[OS X TeX] Customize brackets/braces/parens/delimiters TexShop matching
koch at uoregon.edu
Mon Feb 12 11:27:18 EST 2018
> On Feb 12, 2018, at 5:09 AM, Juan Acevedo <juan.acevedo at gmx.net> wrote:
> Thanks Dick for the jet-lagged answer. I was hoping you would step in, and no need to apologise.
> I do understand the complications of intending to match " and < as delimiters, but this is not what I mean, as has been noticed now, because it is all in a UTF8 context.
> What I mean is something already provided by default in TeXworks. I appreciate TeXworks, but TeXShop... frankly, I can hardly spend a day without using it (with constant gratitude too), and since this feature would not seem to be a hard thing to add...
> The characters that would need to be recognised as delimiters are:
> U+201C LEFT DOUBLE QUOTATION MARK
> U+201D RIGHT DOUBLE QUOTATION MARK
> U+00AB LEFT-POINTING DOUBLE ANGLE QUOTATION MARK (these are the guillemets)
> U+00BB RIGHT-POINTING DOUBLE ANGLE QUOTATION MARK
> But in fact, to keep things simple, instead of adding a feature for everyone, would it be possible to just allow users to activate their language-specific delimiters, I mean like CJK corner brackets (U+300C and U+300D), or „German“ double quotes... Maybe a hidden preference, or a document in Library that can be edited?
> Why all this?
> I'm no programmer. Sometimes, when importing OCR'd text or simply badly formatted documents into TeX, delimiter matching is of great help to prepare the pages for csquotes parsing through them. In my case this is a tool for "debugging" long documents in preparation for TeX typesetting.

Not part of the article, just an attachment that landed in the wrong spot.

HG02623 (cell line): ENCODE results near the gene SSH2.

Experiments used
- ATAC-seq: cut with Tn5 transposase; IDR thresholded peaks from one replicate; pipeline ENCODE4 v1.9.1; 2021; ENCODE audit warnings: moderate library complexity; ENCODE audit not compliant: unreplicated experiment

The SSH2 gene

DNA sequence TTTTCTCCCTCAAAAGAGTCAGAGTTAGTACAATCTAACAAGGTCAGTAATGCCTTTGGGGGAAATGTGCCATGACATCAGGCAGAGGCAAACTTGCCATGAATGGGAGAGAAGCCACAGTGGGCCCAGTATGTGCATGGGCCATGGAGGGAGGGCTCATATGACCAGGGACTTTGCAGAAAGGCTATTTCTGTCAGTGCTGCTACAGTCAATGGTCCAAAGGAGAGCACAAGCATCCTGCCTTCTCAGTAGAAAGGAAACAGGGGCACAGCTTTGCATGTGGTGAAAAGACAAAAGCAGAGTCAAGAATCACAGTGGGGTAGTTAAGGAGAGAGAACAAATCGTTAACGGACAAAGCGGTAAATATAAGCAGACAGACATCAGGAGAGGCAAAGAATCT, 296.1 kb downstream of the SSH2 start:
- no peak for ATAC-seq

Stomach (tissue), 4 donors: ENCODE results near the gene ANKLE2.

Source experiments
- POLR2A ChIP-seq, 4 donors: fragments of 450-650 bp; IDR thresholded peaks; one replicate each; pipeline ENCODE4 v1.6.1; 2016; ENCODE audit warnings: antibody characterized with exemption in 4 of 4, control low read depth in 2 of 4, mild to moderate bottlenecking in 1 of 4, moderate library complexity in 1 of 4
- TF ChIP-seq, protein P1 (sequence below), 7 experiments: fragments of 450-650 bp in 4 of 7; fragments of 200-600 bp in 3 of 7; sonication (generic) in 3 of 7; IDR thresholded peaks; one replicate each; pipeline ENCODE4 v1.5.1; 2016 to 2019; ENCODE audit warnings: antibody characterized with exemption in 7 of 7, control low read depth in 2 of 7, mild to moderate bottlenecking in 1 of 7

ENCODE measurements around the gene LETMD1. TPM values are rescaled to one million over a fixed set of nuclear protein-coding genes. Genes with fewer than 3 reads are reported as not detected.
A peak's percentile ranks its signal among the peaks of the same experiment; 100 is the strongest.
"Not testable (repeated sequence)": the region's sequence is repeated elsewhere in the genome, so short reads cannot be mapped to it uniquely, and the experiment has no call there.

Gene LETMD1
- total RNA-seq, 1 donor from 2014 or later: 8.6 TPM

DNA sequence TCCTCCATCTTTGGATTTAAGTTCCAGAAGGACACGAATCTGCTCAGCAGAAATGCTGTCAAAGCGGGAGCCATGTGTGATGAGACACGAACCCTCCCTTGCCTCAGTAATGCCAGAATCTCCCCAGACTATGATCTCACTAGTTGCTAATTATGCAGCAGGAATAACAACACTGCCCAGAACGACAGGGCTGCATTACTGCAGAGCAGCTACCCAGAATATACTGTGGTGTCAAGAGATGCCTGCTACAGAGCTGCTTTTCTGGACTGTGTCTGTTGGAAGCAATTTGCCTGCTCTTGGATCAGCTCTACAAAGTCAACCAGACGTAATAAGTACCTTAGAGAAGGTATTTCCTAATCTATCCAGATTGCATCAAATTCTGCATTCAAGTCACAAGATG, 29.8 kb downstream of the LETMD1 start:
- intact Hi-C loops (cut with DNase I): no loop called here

Thanks for the happy response. I slept last night. Now that I understand the specific proposal, I'll
think about it and see what I can do.
Just once I worked in industry for a year, with a crusty guy named Gene Welborn who knew that I
wasn't an engineer and had to learn fast. Gene and I would meet each morning to design the next
phase of our project, and end up arguing. So we'd both return to our desks and write up our point
of view. Gene insisted that these documents be nicely formatted, in excellent English. In the
process of writing this document, we began to understand the problems in our position,
and the problems in our opponent's position. So when we met in the afternoon, each of us
had a much better design.
Each day --- the same process.
I found this so useful that I tried it with other collaborators, but unfortunately most just got angry.
When the Wellborn approach works, it is wonderful to behold!
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